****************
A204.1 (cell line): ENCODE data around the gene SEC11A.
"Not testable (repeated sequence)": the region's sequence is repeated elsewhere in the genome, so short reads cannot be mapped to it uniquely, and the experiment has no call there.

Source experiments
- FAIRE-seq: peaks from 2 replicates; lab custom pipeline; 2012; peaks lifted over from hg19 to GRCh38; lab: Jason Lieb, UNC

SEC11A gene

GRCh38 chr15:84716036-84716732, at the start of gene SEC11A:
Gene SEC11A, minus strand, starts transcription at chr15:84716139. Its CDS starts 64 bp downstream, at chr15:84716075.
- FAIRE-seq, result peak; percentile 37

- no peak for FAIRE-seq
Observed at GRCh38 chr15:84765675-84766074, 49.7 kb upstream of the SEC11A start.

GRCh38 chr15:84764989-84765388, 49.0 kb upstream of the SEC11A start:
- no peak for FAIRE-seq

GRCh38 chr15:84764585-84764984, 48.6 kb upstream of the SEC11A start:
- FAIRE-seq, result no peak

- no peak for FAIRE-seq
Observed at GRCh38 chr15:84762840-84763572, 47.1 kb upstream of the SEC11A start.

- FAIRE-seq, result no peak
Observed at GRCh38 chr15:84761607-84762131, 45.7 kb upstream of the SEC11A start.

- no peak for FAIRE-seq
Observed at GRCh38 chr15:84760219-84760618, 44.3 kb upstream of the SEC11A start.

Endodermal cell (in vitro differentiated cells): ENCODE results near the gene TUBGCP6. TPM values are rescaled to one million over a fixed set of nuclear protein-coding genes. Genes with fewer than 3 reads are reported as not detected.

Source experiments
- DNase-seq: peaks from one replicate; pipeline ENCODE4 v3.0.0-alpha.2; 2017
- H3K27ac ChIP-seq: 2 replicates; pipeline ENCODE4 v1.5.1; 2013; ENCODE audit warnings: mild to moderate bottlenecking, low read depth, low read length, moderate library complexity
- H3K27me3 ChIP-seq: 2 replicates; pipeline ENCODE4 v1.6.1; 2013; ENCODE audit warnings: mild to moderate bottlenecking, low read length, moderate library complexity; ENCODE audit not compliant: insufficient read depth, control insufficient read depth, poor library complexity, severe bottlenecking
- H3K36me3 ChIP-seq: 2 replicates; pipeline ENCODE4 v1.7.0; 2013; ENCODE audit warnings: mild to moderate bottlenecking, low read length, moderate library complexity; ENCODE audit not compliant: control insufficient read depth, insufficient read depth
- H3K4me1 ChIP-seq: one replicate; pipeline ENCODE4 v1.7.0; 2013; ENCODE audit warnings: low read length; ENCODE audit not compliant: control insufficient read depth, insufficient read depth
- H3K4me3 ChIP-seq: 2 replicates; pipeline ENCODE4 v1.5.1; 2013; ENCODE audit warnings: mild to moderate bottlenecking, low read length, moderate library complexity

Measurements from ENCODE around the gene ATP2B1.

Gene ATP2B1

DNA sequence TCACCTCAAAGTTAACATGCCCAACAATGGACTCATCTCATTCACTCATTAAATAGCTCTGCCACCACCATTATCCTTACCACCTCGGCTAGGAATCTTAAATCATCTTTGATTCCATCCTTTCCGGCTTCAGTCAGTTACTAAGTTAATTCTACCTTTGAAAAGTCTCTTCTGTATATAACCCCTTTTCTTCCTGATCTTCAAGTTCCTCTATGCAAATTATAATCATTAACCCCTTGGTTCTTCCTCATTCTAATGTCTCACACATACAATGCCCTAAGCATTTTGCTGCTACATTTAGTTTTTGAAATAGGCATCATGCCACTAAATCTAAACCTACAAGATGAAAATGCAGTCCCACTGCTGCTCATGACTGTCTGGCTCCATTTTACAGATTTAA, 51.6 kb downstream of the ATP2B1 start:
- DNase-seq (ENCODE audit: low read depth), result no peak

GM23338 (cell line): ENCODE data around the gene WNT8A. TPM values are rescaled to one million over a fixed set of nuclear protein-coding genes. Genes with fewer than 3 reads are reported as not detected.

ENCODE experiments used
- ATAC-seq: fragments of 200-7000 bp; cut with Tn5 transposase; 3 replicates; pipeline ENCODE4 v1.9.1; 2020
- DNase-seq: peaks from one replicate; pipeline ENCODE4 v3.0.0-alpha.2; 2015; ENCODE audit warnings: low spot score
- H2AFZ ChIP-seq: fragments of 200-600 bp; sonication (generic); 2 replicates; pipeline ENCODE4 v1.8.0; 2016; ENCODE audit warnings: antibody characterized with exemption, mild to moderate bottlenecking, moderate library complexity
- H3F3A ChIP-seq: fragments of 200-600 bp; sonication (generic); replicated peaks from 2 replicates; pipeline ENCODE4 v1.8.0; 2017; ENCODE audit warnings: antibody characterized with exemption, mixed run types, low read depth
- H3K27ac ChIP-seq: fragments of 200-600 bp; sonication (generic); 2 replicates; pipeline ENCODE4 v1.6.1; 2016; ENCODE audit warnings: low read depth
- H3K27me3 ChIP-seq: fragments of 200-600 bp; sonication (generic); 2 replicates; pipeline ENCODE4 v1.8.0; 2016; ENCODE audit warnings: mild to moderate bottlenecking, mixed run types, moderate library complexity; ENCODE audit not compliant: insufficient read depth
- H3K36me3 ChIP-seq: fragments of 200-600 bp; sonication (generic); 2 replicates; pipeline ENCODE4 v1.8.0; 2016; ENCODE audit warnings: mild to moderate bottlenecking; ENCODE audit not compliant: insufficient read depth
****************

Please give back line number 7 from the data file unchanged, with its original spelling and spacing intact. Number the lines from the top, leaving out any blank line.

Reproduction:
Gene SEC11A, minus strand, starts transcription at chr15:84716139. Its CDS starts 64 bp downstream, at chr15:84716075.